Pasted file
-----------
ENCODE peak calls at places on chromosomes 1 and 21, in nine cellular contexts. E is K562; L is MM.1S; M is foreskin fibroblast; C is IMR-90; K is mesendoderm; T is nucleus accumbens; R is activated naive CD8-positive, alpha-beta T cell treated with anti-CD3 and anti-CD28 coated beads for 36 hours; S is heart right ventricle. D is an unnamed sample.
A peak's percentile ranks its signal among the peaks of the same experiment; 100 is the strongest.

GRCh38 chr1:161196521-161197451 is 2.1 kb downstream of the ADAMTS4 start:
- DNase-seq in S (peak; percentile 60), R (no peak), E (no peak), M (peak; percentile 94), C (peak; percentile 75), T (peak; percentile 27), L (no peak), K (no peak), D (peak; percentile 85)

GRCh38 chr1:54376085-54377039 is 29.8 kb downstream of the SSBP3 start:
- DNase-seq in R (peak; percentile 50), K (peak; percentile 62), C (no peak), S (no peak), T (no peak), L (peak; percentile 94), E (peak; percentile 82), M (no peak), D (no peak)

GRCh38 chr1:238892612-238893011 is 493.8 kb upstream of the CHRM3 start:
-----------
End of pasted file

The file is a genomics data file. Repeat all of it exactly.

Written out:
ENCODE peak calls at places on chromosomes 1 and 21, in nine cellular contexts. E is K562; L is MM.1S; M is foreskin fibroblast; C is IMR-90; K is mesendoderm; T is nucleus accumbens; R is activated naive CD8-positive, alpha-beta T cell treated with anti-CD3 and anti-CD28 coated beads for 36 hours; S is heart right ventricle. D is an unnamed sample.
A peak's percentile ranks its signal among the peaks of the same experiment; 100 is the strongest.

GRCh38 chr1:161196521-161197451 is 2.1 kb downstream of the ADAMTS4 start:
- DNase-seq in S (peak; percentile 60), R (no peak), E (no peak), M (peak; percentile 94), C (peak; percentile 75), T (peak; percentile 27), L (no peak), K (no peak), D (peak; percentile 85)

GRCh38 chr1:54376085-54377039 is 29.8 kb downstream of the SSBP3 start:
- DNase-seq in R (peak; percentile 50), K (peak; percentile 62), C (no peak), S (no peak), T (no peak), L (peak; percentile 94), E (peak; percentile 82), M (no peak), D (no peak)

GRCh38 chr1:238892612-238893011 is 493.8 kb upstream of the CHRM3 start: